What duties should a woman perform in her life? Do they have the opportunity to choose the life they want to? What truths lie beneath idealised scenes of family life?
Curated by MA students from the University of Leeds, this exhibition explores and challenges themes of domesticity, women and family by shining new perspectives on the Rijksmuseum collection.
The Dutch Golden Age was a period of class mobility and wealth accumulation which was reflected in art during this time. Artists’ depiction of ordinary life led to a flourishing period of artistic creation. Symbolic objects were commonly placed that represented a moral standard of family life.
However, it is not until these collections have been challenged through a contemporary female perspective that themes of constraint, oppression and loneliness are uncovered within many paintings. Art that was created to promote an ideal of family life have instead stimulated a dialogue of gender roles and equality in the home today.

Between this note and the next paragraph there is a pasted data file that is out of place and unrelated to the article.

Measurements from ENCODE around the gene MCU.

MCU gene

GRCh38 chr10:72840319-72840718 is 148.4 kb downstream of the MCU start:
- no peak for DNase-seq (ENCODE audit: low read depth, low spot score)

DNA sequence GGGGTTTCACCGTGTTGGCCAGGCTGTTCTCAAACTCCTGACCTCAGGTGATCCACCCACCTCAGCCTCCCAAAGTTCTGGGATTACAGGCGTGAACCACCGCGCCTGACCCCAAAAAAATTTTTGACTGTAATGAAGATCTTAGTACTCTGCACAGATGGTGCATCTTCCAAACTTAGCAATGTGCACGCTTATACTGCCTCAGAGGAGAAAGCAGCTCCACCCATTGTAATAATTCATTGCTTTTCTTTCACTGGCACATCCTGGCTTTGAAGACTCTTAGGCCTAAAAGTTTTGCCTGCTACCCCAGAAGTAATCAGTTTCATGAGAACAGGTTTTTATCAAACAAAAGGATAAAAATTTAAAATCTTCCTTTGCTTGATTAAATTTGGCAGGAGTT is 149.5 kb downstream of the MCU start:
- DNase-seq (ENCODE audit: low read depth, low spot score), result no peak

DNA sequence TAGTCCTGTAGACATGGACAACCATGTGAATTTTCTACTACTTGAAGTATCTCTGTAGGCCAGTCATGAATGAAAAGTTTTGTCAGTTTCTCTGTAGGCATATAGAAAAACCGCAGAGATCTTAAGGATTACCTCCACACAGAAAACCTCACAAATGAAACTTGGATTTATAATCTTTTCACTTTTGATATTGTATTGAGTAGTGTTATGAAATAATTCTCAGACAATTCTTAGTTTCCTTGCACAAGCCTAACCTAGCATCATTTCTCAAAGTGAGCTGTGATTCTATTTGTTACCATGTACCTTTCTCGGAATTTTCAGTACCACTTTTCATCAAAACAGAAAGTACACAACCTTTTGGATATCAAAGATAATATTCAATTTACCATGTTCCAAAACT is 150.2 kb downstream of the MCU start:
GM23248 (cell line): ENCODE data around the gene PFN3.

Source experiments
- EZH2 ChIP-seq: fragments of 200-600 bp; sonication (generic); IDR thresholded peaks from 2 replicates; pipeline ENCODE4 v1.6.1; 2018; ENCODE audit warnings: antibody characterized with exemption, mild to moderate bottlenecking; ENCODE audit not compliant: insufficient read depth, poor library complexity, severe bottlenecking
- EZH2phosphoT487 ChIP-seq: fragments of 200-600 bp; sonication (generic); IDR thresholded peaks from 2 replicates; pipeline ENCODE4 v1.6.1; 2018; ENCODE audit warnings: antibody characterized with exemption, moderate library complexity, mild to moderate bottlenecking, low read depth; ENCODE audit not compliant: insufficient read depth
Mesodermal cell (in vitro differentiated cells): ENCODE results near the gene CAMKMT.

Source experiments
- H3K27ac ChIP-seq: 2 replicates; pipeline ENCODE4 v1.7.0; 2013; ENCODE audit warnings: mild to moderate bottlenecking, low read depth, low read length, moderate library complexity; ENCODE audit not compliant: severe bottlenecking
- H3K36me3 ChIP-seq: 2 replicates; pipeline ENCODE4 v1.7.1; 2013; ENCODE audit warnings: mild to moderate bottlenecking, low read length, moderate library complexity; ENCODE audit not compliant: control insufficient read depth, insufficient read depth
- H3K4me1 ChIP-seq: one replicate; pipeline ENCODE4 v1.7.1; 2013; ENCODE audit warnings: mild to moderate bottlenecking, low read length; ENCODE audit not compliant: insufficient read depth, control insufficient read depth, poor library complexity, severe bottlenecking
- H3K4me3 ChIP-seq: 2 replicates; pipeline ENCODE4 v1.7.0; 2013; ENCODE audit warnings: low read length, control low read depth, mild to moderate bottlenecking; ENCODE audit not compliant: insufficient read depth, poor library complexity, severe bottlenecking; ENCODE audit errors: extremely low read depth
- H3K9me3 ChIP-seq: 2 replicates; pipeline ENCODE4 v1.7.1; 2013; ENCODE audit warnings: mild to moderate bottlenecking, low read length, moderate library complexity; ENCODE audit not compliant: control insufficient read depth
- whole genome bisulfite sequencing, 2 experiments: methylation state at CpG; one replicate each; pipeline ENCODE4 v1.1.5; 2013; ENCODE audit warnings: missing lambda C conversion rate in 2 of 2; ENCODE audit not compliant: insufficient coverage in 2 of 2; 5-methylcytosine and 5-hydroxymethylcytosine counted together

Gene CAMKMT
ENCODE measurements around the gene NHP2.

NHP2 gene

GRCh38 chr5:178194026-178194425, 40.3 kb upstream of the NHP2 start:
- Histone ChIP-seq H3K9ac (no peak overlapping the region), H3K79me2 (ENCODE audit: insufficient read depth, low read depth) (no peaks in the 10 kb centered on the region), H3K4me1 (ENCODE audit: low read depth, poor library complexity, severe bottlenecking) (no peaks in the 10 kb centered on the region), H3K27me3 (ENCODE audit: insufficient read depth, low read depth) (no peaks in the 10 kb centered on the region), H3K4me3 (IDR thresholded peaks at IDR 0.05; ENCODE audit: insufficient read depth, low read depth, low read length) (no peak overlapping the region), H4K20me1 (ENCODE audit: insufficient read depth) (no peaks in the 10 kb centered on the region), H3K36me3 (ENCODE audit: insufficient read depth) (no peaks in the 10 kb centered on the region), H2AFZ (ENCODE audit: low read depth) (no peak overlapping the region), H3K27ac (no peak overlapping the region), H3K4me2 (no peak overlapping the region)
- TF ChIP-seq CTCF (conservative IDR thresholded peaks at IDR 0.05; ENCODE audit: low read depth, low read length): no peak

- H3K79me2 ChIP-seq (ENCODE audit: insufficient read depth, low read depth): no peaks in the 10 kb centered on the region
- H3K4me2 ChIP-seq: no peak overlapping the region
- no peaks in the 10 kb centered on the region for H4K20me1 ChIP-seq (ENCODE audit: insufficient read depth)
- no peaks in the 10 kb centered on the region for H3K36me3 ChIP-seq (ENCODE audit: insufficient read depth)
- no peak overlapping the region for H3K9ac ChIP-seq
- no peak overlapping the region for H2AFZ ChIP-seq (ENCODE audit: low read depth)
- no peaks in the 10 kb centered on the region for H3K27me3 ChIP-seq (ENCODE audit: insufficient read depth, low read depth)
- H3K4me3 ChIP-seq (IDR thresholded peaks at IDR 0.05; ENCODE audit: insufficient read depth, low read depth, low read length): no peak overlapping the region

This exhibition invites you to join the conversation of the curatorial team of MA students, to respond to and challenge the standards placed on women in family life through history and today.
Visit the exhibition
A Woman’s Duty — Challenging the Idealization of the Dutch Home is part of a wider series of exhibitions and projects undertaken by MA students from the School of Fine Art, History of Art and Cultural Studies as part of an Interpretations course module.
Woman Playing the Virginal, Jan Miense Molenaer, c. 1637 (detail). Oil on panel, h 38.6cm × w 29.6cm Catalogue entry. Rijksmuseum Collection.